Now, take another look at the visualization.
It illustrates the results of every apportionment 1790 to 2020. To begin with, each decade passes at a stately pace in the visualization. Each of the 50 colored-in letters is coded to correspond with one state. Their placement accords, roughly, with US geography. A series of blue letters representing new states and their new representatives tracks the westward expansion of the United States. For the first half of US history, blue and gray letters abound. Congress received the results of the census in those first hundred years, deliberated and debated, and usually ended up increasing the size of the House. Then, in 1920, powerful figures in Congress decided to break tradition and hold the House steady in size. They accidentally broke the apportionment process instead. No apportionment happened, and so: all the letters turn gray.
What follows, a brilliant dance of colors, is actually the frenetic shifting of seats that followed as Congress installed an automated apportionment system. Democracy became a strange cousin to musical chairs. The number of players kept growing, but the places to sit stagnated.
There is no reason we have to play this perverse game, denying ourselves representation.
At the end of 2021, the American Academy of Arts and Sciences made the case for enlarging the House in an important and compelling bipartisan report, by Lee Drutman, Jonathan D. Cohen, Yuval Levin, and Norman J. Ornstein. The authors make the case that the House’s size was once frozen on grounds of increasing its efficiency. But a House stuck at 435 seats has not proven itself efficient. In fact, they write: “Even before the budgetary and administrative growth that surely lies in the federal government’s future, at its current size, Congress can barely handle all of its duties.”(15)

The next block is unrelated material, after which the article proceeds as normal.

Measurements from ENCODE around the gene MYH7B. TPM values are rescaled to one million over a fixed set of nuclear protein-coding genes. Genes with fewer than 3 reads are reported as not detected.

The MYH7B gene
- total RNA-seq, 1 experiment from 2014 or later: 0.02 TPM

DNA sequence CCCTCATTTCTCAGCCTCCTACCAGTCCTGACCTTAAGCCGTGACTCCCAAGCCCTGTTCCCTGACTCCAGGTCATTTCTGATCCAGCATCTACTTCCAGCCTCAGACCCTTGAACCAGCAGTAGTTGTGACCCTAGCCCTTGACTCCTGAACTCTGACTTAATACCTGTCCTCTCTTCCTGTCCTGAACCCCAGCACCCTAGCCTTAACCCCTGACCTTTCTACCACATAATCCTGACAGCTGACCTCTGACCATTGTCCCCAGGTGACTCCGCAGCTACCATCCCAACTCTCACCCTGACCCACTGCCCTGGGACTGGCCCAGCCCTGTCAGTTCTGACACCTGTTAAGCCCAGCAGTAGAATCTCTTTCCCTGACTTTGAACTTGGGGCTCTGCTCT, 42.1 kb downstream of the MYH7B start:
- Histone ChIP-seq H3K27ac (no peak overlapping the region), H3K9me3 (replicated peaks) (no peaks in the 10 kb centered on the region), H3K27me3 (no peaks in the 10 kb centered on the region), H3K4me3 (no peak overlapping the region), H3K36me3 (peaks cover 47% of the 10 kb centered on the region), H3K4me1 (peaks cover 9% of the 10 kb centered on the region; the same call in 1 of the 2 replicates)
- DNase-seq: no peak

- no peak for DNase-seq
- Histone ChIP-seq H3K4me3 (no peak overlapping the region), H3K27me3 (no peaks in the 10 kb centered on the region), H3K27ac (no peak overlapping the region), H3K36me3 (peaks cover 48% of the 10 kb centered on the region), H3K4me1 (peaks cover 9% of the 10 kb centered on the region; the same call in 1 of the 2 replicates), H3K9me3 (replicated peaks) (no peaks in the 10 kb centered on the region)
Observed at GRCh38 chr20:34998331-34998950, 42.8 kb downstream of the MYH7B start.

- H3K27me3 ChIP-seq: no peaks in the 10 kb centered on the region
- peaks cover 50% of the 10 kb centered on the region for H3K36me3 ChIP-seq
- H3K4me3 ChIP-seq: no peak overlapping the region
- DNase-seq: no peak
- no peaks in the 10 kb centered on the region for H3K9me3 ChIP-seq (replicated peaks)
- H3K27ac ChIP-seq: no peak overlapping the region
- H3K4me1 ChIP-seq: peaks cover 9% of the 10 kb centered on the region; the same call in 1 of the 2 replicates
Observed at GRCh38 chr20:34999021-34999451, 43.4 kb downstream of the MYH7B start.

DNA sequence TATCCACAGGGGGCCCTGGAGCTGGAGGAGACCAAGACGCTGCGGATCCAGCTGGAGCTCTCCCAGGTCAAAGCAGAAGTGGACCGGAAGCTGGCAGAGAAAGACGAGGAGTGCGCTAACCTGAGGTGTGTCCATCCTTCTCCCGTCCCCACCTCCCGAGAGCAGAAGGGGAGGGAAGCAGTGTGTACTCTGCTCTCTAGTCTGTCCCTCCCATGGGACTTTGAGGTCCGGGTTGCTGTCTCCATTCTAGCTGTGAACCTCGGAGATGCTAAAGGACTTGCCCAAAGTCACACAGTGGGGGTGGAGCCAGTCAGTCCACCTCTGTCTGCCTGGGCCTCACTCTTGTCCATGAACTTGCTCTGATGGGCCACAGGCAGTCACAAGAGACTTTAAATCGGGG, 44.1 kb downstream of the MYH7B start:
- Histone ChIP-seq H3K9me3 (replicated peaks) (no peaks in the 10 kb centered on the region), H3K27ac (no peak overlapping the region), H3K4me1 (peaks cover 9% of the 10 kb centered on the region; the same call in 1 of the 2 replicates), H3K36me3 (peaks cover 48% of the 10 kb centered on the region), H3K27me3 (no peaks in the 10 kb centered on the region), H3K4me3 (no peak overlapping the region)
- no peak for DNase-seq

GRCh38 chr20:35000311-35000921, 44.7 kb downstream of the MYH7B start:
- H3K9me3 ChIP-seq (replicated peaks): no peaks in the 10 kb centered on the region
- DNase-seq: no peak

The report argues for an immediate addition of 149 seats, to make up in part for the long period of stasis, followed by a return to older traditions of House expansion: “Going forward, the House should continue to expand as the population grows. Specifically, Congress should endeavor to increase by the number of seats necessary to ensure that no state loses a representative, as used to be the norm (while also adding additional seats as needed to ensure that the House has an odd number of total seats.) This number is not the same as the number of seats that shifted between states.”(18) The authors insist that “Americans, especially those who live in states with growing populations, should not periodically lose representation in Washington.”(18)
Democracy should not devolve into a game of musical chairs.
- Pre-order Democracy’s Data (out August 23, 2022)
- watch: Danielle Allen, “Our Common Purpose” 26 February 2021
- Geoffrey Skelley, “How the House Got Stuck at 435 Seats,” FiveThirtyEight 12 August 2021
- Editorial Board, “America Needs a Bigger House,” New York Times 9 November 2018
- James Fallows, “We’re Stuck with the Senate. What Then?” Breaking the News 11 December 2021